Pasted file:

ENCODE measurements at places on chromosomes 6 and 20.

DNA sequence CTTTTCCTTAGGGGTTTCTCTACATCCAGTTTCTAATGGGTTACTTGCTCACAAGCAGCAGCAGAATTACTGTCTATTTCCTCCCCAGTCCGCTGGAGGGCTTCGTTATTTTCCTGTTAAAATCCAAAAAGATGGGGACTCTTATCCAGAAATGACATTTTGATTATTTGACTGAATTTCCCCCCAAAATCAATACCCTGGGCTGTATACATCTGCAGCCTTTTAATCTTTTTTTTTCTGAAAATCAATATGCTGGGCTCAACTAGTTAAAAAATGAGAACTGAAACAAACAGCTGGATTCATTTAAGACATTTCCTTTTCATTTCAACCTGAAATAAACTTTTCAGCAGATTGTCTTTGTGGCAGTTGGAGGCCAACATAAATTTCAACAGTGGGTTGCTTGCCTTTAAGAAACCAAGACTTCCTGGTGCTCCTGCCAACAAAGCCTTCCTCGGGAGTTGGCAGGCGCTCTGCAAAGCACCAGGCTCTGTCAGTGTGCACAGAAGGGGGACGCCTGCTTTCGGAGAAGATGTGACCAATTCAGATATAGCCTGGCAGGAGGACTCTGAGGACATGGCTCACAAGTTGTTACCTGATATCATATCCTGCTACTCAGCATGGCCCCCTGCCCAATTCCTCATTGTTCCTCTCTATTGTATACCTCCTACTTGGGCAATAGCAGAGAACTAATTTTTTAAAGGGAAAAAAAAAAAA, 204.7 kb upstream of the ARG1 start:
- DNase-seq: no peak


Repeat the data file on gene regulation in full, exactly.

ENCODE measurements at places on chromosomes 6 and 20.

DNA sequence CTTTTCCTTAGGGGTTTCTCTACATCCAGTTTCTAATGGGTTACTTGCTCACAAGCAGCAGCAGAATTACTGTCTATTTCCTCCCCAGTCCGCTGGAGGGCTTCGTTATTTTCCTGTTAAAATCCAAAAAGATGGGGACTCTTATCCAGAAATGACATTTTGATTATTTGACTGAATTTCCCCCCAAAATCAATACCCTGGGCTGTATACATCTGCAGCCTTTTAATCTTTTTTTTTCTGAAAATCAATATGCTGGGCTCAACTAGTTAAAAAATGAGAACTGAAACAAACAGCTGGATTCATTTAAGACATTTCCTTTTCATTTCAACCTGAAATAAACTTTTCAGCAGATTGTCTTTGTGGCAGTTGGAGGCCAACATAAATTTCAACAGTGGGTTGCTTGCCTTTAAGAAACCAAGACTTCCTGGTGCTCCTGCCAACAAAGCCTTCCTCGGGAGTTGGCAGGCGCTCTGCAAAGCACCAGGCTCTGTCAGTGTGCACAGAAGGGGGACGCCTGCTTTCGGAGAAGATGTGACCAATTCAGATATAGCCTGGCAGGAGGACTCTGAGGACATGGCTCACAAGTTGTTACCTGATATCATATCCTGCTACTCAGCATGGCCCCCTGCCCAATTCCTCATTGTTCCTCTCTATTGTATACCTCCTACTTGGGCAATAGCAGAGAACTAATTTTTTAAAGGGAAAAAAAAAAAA, 204.7 kb upstream of the ARG1 start:
- DNase-seq: no peak